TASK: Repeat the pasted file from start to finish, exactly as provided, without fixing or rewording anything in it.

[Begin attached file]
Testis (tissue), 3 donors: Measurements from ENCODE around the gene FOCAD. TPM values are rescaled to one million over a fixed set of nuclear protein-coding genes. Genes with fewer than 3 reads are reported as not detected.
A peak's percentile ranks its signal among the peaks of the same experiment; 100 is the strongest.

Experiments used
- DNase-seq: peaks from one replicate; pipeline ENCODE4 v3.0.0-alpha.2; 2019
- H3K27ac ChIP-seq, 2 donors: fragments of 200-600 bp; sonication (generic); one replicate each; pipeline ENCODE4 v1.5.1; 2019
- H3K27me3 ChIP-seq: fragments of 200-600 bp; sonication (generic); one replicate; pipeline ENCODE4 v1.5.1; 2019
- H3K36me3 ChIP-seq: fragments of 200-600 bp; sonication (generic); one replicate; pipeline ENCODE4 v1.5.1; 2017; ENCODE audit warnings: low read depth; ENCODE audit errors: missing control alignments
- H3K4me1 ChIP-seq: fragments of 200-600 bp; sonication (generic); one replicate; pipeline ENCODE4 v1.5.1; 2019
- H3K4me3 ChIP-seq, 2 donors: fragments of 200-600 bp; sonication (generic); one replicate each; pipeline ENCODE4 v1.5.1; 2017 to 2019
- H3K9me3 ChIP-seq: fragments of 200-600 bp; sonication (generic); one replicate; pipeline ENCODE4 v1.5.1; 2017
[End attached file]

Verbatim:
Testis (tissue), 3 donors: Measurements from ENCODE around the gene FOCAD. TPM values are rescaled to one million over a fixed set of nuclear protein-coding genes. Genes with fewer than 3 reads are reported as not detected.
A peak's percentile ranks its signal among the peaks of the same experiment; 100 is the strongest.

Experiments used
- DNase-seq: peaks from one replicate; pipeline ENCODE4 v3.0.0-alpha.2; 2019
- H3K27ac ChIP-seq, 2 donors: fragments of 200-600 bp; sonication (generic); one replicate each; pipeline ENCODE4 v1.5.1; 2019
- H3K27me3 ChIP-seq: fragments of 200-600 bp; sonication (generic); one replicate; pipeline ENCODE4 v1.5.1; 2019
- H3K36me3 ChIP-seq: fragments of 200-600 bp; sonication (generic); one replicate; pipeline ENCODE4 v1.5.1; 2017; ENCODE audit warnings: low read depth; ENCODE audit errors: missing control alignments
- H3K4me1 ChIP-seq: fragments of 200-600 bp; sonication (generic); one replicate; pipeline ENCODE4 v1.5.1; 2019
- H3K4me3 ChIP-seq, 2 donors: fragments of 200-600 bp; sonication (generic); one replicate each; pipeline ENCODE4 v1.5.1; 2017 to 2019
- H3K9me3 ChIP-seq: fragments of 200-600 bp; sonication (generic); one replicate; pipeline ENCODE4 v1.5.1; 2017